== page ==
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  • Writer's pictureSimone Skopek

Manet's friend the lion hunter, and their strange relationship

Updated: Jul 8, 2023

Simone Pertuiset novel Mr. Pertuiset the Lion Hunter
The embarrassing portrait of his friend Eugene Pertuiset was one of Manet's largest paintings – almost life-size

I have done extensive research on Eugene Pertuiset based on his two memoirs, Les aventures d’un chasseur de lions (1873) that describe the tribulations of a great white hunter in the Algerian wilderness and Le Trésor des Incas a la Terre de Feu (1877) which tells of his madcap search for Inca gold in Patagonia. I have also found many 19th century articles on Gallica BnF including a fulsome biography in The Annuaire des artistes et de l’enseignement dramatique et musical 1899. Joining the dots, I have uncovered a story that seems to be not very well known, and which shines a bit of light on the enigmatic character of Manet.

Eugene was an entertaining, larger-than-life personality – a strongman behemoth, an adventurer, explorer, inventor, arms dealer, mesmerist, fortune hunter , writer and a teller-of-tall tales – all of which made him a media darling and a colorful celebrity-among-celebrities in Paris during the glittering years of la Belle Époque.

He knew everyone and everyone knew him. Some thought he was a genius; others saw him as a wacko, but most would say he was a likeable fellow. A close friend was Alexandre Dumas, who perhaps saw in Pertuiset something of a kindred theatrical spirit.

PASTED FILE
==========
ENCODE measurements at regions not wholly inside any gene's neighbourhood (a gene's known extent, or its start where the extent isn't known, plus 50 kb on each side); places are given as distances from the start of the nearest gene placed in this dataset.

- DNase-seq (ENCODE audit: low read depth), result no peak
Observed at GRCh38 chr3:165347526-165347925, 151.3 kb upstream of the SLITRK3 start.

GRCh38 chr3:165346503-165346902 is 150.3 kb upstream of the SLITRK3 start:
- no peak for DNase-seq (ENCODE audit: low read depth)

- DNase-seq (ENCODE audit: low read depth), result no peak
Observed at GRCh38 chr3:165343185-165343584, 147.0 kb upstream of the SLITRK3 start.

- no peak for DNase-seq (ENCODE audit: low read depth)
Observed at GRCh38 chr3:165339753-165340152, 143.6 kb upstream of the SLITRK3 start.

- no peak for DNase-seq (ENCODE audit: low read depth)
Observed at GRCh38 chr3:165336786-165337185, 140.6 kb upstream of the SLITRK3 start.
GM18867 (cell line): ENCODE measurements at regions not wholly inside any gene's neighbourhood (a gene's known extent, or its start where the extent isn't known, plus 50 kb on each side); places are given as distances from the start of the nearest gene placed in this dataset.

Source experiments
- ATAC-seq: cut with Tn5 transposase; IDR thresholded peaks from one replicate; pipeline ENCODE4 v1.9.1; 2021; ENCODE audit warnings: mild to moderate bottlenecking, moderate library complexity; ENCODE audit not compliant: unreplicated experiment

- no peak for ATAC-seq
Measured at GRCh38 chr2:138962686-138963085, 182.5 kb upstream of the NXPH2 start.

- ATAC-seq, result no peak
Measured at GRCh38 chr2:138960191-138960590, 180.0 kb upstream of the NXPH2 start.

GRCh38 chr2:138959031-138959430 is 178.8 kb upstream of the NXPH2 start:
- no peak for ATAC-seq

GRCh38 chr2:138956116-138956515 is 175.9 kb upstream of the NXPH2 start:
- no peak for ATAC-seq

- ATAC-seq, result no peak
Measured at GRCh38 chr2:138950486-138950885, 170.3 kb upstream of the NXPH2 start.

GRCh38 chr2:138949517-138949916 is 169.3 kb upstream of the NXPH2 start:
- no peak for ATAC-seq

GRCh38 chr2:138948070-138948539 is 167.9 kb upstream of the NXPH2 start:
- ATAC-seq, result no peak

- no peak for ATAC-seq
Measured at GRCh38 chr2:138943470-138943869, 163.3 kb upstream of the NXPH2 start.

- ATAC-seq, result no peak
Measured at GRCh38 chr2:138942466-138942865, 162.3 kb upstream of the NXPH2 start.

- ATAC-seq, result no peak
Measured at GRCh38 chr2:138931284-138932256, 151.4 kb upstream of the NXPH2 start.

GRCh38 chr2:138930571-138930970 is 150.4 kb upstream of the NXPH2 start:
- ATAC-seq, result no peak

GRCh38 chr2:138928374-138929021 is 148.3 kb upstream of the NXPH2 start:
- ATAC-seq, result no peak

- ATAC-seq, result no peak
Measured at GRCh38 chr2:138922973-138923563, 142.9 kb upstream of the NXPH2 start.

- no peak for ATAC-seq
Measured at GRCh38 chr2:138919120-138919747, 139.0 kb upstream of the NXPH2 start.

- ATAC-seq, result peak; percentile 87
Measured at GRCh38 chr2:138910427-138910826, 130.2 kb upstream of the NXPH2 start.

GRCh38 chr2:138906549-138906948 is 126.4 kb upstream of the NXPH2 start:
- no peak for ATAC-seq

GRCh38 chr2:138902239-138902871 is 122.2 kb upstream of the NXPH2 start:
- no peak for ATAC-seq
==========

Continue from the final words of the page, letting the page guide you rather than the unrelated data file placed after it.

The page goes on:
What is less known perhaps, is that Eugene idolized Edouard Manet, was his most loyal patron before Manet was famous and bought many of his paintings. Moreover, Pertuiset badly wanted to be a painter himself and to be taken seriously and accepted into the cool crowd of bohemian artists and writers.

Caricature drawing of a hunter with hat and moustache pointing a large two-barreled gun at the viewer
Caricature of Manet's portrait of the lion hunter

Manet, perhaps feeling he owed something to his most devoted patron, agreed to take Pertuiset on as a student, but it was an embarrassing relationship. The cool bohemian artist crowd found Pertuiset clownish and pompous – which perhaps partly explains why Manet made such an unflattering portrait of a man who was not only his student, greatest admirer and earliest benefactor – but also supposedly a friend.

Art historian, Ulrich Finke in his book, French 19th-century Painting and Literature: with Special Reference to the Relevance of Literary Subject-matter to French Painting (Manchester University Press, 1972) believes that the painting was a lampoon of Manet's friend the lion hunter – a view that is summarized as follows:

‘I believe that [another] visual clue to Manet’s mental state at the time [near the end of his life] is his portrait of M. Pertuiset, the Lion Hunter, painted in the period 1880 -1881.
Although Pertuiset loved to cast himself as a heroic adventurer in the bigger-than-life mould of the African game hunter, he also appeared in everyday life as a dandy and a witty raconteur, who specialized in tall tales, and was himself the subject of several comic anecdotes.